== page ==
June 10, 2005

Cornucopia / Cynthia Dewes

This is the 'Year of the Granddaughters'

My family calls this the “Year of the Granddaughters.” That’s because we have three of them graduating from high school this spring! 1987 was a very good year.

Naturally, we believe these three are the loveliest, brightest and most talented of any graduates this season. They’re very different, having descended from three sets of dads and moms, but very much alike in the promise they show. We expect great things.

Now, this attitude is probably true of most parents and grandparents who get all teary-eyed watching their darlings arrive on the cusp of independence. I always say that we raise kids to be independent but, when they are, we feel a bit sad.

The girls’ parents are feeling this, too. But they’re realistic about their daughters’ strengths and weaknesses, trying to support their decisions when they’re good ones, and steer them elsewhere when they’re not.

Here’s where differences enter the picture because the girls have unique life experiences and potential. The youngest of our three “grands” was the first to graduate this year. She’s earned a college scholarship and plans to become a registered nurse.

Kelly has always been a darling girl, naturally kind, considerate and dependable. She’s also lovely to look at and fun to be with. She has many friends, thanks to living in one place a long time, and two or three “bests” to whom she is as loyal as she is faithful to her religion.

Jessica graduated next. She’s had many traumatic events in her life, including her father’s death when she was 2 and major surgery when she was 5. Despite being raised without a dad much of the time she was growing up, Jessica is a healthy, happy and well-adjusted girl.

Her mom gave her a Christian education, much cultural experience and innumerable fun times with her large extended family. Jessica, too, has earned a college scholarship that will enable her goal of helping others with forensic psychology (shades of CSI !).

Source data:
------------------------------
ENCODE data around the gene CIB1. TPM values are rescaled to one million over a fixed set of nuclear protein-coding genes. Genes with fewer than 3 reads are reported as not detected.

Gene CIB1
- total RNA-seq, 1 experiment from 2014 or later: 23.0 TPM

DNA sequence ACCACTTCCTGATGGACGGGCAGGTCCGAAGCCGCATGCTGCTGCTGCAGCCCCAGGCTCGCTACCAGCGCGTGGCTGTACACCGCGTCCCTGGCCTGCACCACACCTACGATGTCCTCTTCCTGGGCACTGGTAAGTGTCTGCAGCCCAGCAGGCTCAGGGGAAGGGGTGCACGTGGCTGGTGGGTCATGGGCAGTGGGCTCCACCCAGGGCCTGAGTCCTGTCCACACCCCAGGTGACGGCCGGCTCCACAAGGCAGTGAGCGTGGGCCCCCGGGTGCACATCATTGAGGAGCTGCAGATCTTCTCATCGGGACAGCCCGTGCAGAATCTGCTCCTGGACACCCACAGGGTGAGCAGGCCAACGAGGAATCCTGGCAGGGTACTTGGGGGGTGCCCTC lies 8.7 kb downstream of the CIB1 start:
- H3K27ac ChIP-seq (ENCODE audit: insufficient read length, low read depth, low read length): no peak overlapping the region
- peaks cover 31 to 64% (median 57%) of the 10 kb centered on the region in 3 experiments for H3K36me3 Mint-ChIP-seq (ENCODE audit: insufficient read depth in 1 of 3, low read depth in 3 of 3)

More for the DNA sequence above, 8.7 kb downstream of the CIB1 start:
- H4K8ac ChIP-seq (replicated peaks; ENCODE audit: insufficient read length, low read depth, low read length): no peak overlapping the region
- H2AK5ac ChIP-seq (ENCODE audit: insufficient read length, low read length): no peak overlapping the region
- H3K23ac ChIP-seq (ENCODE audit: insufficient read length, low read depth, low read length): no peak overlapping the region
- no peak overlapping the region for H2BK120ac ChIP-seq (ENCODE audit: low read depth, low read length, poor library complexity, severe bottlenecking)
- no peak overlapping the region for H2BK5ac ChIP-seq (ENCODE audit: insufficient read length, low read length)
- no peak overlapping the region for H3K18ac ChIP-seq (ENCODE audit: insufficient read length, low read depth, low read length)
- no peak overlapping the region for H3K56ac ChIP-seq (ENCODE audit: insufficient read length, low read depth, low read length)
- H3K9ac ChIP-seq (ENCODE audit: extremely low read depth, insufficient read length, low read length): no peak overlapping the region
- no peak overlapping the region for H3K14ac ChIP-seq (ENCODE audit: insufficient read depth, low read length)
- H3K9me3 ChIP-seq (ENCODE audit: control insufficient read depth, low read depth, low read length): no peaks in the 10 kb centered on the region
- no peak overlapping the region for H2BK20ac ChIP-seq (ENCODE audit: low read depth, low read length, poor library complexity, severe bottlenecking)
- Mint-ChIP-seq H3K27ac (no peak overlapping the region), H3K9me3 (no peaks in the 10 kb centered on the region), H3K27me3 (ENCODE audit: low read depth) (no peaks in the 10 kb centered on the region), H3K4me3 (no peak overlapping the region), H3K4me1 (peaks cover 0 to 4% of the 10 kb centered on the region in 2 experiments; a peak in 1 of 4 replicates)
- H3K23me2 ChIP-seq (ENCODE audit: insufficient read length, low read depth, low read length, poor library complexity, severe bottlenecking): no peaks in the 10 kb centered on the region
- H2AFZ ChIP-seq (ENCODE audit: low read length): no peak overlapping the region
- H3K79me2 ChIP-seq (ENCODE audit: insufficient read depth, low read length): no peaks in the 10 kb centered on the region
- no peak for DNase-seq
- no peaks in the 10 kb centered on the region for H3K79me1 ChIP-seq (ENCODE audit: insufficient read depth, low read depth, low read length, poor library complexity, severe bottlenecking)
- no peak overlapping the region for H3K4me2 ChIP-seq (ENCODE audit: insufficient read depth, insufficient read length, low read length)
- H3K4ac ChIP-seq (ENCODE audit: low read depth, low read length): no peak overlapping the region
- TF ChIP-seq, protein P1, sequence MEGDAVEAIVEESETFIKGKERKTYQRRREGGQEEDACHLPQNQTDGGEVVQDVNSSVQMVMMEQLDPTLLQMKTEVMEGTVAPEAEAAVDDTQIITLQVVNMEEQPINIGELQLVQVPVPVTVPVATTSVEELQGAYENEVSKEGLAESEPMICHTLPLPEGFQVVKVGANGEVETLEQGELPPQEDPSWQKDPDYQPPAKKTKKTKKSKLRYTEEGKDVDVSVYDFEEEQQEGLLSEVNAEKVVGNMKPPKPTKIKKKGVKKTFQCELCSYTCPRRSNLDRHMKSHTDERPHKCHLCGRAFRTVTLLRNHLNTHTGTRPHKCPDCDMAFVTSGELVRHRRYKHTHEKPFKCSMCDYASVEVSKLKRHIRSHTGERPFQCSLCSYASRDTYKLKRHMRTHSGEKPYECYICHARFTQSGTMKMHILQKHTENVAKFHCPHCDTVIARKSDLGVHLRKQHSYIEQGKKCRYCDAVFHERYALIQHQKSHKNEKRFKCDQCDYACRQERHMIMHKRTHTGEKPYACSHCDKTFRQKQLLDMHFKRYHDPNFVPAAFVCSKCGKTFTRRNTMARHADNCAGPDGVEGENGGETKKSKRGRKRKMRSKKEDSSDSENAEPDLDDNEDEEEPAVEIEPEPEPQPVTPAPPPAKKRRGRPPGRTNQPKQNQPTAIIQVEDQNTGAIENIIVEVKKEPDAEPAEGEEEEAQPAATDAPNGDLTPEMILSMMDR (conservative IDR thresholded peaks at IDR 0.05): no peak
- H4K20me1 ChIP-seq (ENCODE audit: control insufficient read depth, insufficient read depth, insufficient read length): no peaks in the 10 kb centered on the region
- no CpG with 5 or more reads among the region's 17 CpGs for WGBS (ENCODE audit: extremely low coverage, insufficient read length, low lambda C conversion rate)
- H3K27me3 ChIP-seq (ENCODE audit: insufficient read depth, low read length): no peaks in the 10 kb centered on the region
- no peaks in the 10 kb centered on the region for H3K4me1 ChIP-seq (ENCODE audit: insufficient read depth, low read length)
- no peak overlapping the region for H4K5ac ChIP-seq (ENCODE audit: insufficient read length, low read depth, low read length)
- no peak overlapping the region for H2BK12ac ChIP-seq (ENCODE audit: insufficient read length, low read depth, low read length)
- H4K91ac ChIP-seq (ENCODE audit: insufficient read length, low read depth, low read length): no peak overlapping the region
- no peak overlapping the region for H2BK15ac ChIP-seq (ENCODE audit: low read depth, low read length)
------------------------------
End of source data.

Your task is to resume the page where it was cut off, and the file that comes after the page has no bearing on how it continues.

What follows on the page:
Kara will be the third to graduate. Her life began two weeks after her dad deployed with the U.S. Navy to the Persian Gulf. Her pregnant mom stood on the dock sobbing to the strains of “Anchors Aweigh” on the public address system, but it was only the first of many tearful hellos and goodbyes for this “Navy brat” who’s lived in more places than I can remember.

Despite the moves, the many new homes and schools and friends, Kara also has turned into a beautiful and accomplished girl. She is quiet, observant and rightly confident in her intellectual abilities. After college, she hopes to work for the government as a fluent speaker of such languages as Arabic and Chinese.

In our three granddaughters, we see a microcosm of the youthful potential we have in our country. It seems to me that we hear so much in the media and popular culture about teenage sexual promiscuity, drug addiction, indifference to gaining an education and other depressing situations that we despair of their future, and ours.

But there’s a reason for calling a graduation ceremony a “commencement.” We can only hope that all graduates will understand the reward of commencing upon a life that’s faithful to God’s will.

(Cynthia Dewes, a member of St. Paul the Apostle Parish in Greencastle, is a regular columnist for The Criterion.)


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